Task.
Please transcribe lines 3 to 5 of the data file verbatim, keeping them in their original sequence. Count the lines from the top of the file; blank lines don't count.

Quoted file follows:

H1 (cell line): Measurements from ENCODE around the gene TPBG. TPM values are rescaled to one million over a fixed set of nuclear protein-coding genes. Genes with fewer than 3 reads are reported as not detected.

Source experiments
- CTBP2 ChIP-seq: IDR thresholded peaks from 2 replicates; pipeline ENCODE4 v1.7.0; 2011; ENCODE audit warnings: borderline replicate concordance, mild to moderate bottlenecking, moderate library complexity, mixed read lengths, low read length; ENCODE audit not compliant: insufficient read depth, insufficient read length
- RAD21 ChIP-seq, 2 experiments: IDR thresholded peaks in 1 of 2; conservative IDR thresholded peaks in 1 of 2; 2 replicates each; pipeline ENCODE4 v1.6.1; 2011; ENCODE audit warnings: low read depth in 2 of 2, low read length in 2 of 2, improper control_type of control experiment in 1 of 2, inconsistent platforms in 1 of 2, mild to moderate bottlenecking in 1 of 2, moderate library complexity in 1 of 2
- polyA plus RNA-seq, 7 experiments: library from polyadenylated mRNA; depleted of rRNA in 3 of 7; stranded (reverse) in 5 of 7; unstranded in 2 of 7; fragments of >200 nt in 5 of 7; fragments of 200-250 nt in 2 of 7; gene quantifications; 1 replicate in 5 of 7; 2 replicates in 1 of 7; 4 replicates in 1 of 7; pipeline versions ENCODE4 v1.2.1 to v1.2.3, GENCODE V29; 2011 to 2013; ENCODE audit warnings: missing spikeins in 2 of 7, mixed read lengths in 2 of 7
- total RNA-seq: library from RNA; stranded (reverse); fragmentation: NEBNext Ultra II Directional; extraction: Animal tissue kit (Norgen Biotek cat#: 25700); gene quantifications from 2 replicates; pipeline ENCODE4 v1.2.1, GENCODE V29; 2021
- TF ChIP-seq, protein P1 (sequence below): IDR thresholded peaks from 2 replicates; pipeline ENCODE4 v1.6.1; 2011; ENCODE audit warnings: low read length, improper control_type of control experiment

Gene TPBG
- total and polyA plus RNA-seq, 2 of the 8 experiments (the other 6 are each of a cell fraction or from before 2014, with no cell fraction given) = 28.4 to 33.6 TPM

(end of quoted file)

- CTBP2 ChIP-seq: IDR thresholded peaks from 2 replicates; pipeline ENCODE4 v1.7.0; 2011; ENCODE audit warnings: borderline replicate concordance, mild to moderate bottlenecking, moderate library complexity, mixed read lengths, low read length; ENCODE audit not compliant: insufficient read depth, insufficient read length
- RAD21 ChIP-seq, 2 experiments: IDR thresholded peaks in 1 of 2; conservative IDR thresholded peaks in 1 of 2; 2 replicates each; pipeline ENCODE4 v1.6.1; 2011; ENCODE audit warnings: low read depth in 2 of 2, low read length in 2 of 2, improper control_type of control experiment in 1 of 2, inconsistent platforms in 1 of 2, mild to moderate bottlenecking in 1 of 2, moderate library complexity in 1 of 2
- polyA plus RNA-seq, 7 experiments: library from polyadenylated mRNA; depleted of rRNA in 3 of 7; stranded (reverse) in 5 of 7; unstranded in 2 of 7; fragments of >200 nt in 5 of 7; fragments of 200-250 nt in 2 of 7; gene quantifications; 1 replicate in 5 of 7; 2 replicates in 1 of 7; 4 replicates in 1 of 7; pipeline versions ENCODE4 v1.2.1 to v1.2.3, GENCODE V29; 2011 to 2013; ENCODE audit warnings: missing spikeins in 2 of 7, mixed read lengths in 2 of 7